Regardless of your political or political bias, everyone agrees that today we are getting out of one of the most controversial presidencies in American history. This active split – exemplified by the idiotic politicization of wearing masks – hampered America’s ability to rise to the Covid-19 challenge. Let’s do better in 2021.
The reopening affects us all around the world
While some countries weathered the crisis better than others, the way each of us copes with reopening is affecting us all.
Some East Asian countries such as China, South Korea and Japan are known to have coped far better with the pandemic. They all “benefited” (both accurately and ironically) from previous virus scourges. They were better prepared and more proactive than the West.
Even for these countries, new insights into the effectiveness of their management by the pandemic will emerge. China’s own disease control centers reported in late December that actual infection rates were likely far higher than originally reported.
While some countries faced epidemics before Covid-19, the reopening of 2021 will be very different because it is truly global. Unlike other newer pathogens, Covid-19 has ravaged our entire world – trading partners, geopolitical allies and opponents, homelands and houses of the diaspora.
This is shown by the fact that the world is not connected (e.g. Europe), is opaque (e.g. China) and sometimes even pathetic ad hominem (e.g. USA) Pandemic reactions, too few of us recognize the profound effects of our global networking. While we are “all together” – viruses don’t care who you are – we have Not was there together.
Rabbi Irwin Kula with Rob Wolcott at TWIN Global 2019
Rabbi Irwin Kula, a good friend, TWINian, and leading advocate of faith-based entrepreneurship, told me this for the first time last year. “Everyone says we’re all together.” For real? I do not see it. At a time when we needed to stand together most, our nation’s political divisions only got worse. “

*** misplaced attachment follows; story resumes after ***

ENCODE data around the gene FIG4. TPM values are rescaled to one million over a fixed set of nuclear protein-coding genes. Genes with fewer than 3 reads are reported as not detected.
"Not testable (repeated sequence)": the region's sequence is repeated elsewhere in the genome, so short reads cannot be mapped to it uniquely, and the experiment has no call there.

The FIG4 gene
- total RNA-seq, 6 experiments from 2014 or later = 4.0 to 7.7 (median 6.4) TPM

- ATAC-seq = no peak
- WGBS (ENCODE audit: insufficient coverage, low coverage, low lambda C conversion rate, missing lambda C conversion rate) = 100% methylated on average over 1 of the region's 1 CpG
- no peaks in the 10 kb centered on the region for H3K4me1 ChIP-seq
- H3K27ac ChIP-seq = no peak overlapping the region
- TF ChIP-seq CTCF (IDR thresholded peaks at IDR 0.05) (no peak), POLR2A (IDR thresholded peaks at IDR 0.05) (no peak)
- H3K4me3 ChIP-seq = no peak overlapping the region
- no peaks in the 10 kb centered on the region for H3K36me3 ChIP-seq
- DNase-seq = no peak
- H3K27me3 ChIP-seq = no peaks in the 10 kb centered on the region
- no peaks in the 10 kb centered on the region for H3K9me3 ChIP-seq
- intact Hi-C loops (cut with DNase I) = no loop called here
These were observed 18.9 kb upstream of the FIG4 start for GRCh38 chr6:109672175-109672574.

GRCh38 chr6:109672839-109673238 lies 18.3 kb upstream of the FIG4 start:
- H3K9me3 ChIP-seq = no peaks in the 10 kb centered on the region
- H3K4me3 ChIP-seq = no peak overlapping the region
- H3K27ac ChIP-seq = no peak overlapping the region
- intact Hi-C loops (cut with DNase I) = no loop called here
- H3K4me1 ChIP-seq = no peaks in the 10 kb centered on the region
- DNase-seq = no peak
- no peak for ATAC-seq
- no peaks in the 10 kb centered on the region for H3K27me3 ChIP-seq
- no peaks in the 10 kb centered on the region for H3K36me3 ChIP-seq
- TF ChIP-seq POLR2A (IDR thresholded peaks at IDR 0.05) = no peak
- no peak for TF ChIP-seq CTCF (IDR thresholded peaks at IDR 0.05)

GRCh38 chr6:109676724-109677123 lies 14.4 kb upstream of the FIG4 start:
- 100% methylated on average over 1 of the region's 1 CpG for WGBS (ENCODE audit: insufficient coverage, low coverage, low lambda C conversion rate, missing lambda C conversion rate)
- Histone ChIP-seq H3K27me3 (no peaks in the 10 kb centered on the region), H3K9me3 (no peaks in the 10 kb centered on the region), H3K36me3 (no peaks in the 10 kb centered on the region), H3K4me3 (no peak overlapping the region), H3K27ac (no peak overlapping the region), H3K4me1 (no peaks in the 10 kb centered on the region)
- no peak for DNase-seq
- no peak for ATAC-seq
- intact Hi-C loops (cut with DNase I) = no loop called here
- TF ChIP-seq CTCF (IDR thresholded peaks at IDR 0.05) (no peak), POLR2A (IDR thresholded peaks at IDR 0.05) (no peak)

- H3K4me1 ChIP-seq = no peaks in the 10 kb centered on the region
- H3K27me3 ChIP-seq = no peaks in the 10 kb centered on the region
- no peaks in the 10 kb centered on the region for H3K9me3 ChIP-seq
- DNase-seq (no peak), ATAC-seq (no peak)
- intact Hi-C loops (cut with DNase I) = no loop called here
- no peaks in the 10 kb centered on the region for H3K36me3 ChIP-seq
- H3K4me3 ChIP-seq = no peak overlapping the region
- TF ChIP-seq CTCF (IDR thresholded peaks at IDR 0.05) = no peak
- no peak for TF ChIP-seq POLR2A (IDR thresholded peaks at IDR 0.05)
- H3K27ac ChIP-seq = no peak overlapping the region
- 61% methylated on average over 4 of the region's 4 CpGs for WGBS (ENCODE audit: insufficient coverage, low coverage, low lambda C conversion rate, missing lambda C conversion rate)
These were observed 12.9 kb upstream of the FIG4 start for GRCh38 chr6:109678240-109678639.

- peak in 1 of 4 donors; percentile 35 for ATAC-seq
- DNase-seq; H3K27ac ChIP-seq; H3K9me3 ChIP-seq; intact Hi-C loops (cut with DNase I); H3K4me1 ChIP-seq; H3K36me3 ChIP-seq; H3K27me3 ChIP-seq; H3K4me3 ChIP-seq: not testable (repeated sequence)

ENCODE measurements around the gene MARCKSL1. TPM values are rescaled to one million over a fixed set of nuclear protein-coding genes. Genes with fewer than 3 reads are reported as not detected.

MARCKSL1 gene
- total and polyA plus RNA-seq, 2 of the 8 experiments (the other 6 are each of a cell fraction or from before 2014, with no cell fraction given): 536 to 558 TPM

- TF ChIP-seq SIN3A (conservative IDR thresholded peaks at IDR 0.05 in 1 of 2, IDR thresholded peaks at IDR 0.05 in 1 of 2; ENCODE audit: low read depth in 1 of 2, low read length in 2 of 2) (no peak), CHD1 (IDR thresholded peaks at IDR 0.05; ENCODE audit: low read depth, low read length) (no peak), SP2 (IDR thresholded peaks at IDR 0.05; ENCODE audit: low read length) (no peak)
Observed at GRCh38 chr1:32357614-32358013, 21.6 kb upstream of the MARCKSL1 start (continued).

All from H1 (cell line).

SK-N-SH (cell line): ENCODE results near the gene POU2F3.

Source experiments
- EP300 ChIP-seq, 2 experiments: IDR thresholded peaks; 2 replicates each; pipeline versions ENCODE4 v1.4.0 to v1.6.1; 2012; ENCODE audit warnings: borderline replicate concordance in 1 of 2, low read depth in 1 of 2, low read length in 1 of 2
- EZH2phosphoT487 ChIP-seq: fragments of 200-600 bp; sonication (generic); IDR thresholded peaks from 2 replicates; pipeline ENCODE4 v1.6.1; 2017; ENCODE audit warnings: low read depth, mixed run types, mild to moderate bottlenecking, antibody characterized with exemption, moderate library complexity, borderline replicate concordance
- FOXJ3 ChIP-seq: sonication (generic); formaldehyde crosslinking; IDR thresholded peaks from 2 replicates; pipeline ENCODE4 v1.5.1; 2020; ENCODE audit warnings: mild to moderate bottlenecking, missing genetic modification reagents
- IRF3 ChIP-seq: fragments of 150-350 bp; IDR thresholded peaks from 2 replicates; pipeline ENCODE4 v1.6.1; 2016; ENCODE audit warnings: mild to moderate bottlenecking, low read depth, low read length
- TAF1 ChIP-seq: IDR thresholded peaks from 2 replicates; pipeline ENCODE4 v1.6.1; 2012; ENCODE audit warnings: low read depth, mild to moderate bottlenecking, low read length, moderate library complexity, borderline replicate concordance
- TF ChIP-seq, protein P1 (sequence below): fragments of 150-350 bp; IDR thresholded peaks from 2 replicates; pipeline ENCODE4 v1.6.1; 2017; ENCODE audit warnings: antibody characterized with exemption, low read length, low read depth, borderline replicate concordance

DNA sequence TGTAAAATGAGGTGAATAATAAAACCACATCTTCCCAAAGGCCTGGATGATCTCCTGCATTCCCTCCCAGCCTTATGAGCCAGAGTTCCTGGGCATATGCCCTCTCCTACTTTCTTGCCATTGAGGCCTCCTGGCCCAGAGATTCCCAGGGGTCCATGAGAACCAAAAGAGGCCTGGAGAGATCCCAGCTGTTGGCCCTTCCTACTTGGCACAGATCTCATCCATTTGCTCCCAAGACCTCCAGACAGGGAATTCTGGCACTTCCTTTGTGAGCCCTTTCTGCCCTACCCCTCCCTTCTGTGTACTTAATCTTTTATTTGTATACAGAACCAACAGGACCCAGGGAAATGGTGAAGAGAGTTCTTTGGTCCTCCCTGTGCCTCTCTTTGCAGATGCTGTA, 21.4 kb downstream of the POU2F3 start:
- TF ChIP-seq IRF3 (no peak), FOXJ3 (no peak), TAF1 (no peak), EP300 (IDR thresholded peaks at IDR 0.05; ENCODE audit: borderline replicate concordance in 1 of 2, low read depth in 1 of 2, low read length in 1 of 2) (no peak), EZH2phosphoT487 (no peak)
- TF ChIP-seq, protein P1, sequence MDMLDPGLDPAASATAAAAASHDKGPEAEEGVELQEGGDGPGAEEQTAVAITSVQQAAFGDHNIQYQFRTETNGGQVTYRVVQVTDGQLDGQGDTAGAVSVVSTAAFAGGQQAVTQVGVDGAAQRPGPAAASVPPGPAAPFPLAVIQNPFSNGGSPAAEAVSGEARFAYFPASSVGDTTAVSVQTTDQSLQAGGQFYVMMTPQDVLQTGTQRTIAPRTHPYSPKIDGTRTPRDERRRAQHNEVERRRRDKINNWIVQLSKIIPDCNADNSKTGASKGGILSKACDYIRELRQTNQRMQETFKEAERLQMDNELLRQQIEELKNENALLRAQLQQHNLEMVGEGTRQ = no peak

Decisions for 2021 … and beyond
Each of us is faced with choices that are specific to this moment in history. What lessons will we learn from our decisions and behaviors in 2020? What habits will we adopt? What could we overcome?
Like many of you, I traveled extensively before the pandemic – over 200,000 miles a year for over a decade. Cant wait to get back in the air (really … @United); However, I have made a commitment to family and myself to travel only when it matters. Substantial value arises from immersion and personal human engagement. No more 3-hour meetings at the Frankfurt Hilton Airport.
How do we go beyond individual decisions together go beyond this pandemic?
Preparing for future pathogenic threats provides a unique opportunity to restore trust between nations. 2021 is not just our last reopening after a pandemic. It has potential be the last.
While we cannot eliminate the threat of new pandemics – evolution is an agile goal – we can be far smarter. Complexity theorist David Krakauer, CEO of the Santa Fe Institute, said during TWIN Tech 2020: “Pathogens spread not only because of their innate properties, but also because of our behavior.”
How we navigate in 2021 will be far more important than anything we did or didn’t do in 2020. Viruses will be viruses. The challenge for each of us is to make the best possible progress through a turbulent, dangerous and opportunity filled year. Our collective challenge is to together– build more resilient and viable communities, societies and world.
How are you going to channel the energy of The Great Unwinding? For now, make a list of the people who miss you the most. Let them know that you will be with them soon.